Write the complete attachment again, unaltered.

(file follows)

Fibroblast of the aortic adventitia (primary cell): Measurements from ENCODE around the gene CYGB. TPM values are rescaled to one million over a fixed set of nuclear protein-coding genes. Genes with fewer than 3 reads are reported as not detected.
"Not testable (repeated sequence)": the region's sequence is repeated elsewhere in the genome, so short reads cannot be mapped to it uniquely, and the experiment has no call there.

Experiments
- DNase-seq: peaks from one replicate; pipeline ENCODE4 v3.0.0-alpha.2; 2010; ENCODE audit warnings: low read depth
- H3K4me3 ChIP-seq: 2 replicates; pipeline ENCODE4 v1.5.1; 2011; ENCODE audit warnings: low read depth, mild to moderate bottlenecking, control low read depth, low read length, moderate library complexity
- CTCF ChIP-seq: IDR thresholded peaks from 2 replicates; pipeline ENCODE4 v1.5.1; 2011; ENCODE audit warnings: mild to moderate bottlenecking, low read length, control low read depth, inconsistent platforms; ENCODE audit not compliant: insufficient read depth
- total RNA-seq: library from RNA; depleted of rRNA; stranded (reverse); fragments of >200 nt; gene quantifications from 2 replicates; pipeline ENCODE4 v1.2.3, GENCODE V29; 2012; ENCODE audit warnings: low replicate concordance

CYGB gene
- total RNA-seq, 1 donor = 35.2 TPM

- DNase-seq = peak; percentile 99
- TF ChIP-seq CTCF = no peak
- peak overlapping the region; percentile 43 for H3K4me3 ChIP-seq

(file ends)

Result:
Fibroblast of the aortic adventitia (primary cell): Measurements from ENCODE around the gene CYGB. TPM values are rescaled to one million over a fixed set of nuclear protein-coding genes. Genes with fewer than 3 reads are reported as not detected.
"Not testable (repeated sequence)": the region's sequence is repeated elsewhere in the genome, so short reads cannot be mapped to it uniquely, and the experiment has no call there.

Experiments
- DNase-seq: peaks from one replicate; pipeline ENCODE4 v3.0.0-alpha.2; 2010; ENCODE audit warnings: low read depth
- H3K4me3 ChIP-seq: 2 replicates; pipeline ENCODE4 v1.5.1; 2011; ENCODE audit warnings: low read depth, mild to moderate bottlenecking, control low read depth, low read length, moderate library complexity
- CTCF ChIP-seq: IDR thresholded peaks from 2 replicates; pipeline ENCODE4 v1.5.1; 2011; ENCODE audit warnings: mild to moderate bottlenecking, low read length, control low read depth, inconsistent platforms; ENCODE audit not compliant: insufficient read depth
- total RNA-seq: library from RNA; depleted of rRNA; stranded (reverse); fragments of >200 nt; gene quantifications from 2 replicates; pipeline ENCODE4 v1.2.3, GENCODE V29; 2012; ENCODE audit warnings: low replicate concordance

CYGB gene
- total RNA-seq, 1 donor = 35.2 TPM

- DNase-seq = peak; percentile 99
- TF ChIP-seq CTCF = no peak
- peak overlapping the region; percentile 43 for H3K4me3 ChIP-seq